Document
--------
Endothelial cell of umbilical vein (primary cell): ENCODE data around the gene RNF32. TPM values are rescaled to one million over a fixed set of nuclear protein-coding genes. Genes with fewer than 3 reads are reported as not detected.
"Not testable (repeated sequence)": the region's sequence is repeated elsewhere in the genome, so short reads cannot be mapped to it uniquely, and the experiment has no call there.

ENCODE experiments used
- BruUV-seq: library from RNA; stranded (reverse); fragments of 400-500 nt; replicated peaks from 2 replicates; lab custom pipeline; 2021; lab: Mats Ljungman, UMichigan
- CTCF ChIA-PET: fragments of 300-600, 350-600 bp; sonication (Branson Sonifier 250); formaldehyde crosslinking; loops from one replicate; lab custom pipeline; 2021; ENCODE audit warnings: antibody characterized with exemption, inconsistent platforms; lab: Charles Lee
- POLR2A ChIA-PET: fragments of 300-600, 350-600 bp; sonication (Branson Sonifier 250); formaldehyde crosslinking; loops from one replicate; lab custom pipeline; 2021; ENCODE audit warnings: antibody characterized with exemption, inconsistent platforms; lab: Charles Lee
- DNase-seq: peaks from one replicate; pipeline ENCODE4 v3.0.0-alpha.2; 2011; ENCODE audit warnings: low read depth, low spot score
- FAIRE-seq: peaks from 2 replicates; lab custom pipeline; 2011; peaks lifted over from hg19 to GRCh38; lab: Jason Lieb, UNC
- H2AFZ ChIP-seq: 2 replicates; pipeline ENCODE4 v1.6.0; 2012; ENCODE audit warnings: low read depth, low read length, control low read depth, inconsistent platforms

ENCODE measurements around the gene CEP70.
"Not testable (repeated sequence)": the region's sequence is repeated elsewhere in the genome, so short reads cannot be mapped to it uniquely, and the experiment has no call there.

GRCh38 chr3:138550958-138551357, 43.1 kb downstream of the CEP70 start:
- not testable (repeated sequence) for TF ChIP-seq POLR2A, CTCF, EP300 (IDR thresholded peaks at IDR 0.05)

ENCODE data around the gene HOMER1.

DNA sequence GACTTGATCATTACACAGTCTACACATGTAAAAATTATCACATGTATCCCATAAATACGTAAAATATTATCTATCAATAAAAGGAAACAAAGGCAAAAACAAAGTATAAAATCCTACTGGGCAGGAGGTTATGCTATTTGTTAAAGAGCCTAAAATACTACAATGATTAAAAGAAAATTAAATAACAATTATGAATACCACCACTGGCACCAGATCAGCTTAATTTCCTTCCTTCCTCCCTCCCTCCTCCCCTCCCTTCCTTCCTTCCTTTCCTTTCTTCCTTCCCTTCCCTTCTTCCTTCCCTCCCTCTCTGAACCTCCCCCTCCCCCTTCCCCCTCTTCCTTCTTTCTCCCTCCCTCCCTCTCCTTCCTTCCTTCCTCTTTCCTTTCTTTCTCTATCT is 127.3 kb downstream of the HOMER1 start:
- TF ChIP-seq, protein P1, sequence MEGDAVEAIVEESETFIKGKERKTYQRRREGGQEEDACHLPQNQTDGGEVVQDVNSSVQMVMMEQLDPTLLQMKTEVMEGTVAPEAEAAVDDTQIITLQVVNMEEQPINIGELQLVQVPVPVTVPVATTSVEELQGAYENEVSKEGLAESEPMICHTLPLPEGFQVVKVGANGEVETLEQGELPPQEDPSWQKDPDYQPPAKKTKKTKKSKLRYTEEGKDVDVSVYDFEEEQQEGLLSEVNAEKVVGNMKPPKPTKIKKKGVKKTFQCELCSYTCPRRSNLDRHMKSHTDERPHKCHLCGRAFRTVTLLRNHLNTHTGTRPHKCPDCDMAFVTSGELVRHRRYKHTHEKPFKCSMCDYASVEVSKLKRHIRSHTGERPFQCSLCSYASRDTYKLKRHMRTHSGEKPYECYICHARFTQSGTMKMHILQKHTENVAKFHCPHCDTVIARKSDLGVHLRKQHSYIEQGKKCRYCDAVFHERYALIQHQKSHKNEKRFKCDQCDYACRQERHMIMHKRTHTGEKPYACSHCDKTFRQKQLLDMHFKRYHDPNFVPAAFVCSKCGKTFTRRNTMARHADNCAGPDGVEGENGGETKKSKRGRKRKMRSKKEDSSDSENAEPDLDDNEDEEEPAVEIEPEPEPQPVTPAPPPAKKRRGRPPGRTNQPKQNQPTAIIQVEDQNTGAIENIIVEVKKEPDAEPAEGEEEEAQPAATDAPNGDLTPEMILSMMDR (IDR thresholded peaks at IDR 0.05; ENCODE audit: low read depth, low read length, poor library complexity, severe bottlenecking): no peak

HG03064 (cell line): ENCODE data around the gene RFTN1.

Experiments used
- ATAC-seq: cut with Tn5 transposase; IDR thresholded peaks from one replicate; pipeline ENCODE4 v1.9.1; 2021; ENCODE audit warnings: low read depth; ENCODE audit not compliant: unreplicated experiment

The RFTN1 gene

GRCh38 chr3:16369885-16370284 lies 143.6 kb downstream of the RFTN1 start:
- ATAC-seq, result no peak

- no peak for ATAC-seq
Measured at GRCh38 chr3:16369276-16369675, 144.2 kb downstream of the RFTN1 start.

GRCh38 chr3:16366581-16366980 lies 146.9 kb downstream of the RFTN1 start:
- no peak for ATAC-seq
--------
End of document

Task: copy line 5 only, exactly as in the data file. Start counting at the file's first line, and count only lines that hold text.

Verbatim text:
- CTCF ChIA-PET: fragments of 300-600, 350-600 bp; sonication (Branson Sonifier 250); formaldehyde crosslinking; loops from one replicate; lab custom pipeline; 2021; ENCODE audit warnings: antibody characterized with exemption, inconsistent platforms; lab: Charles Lee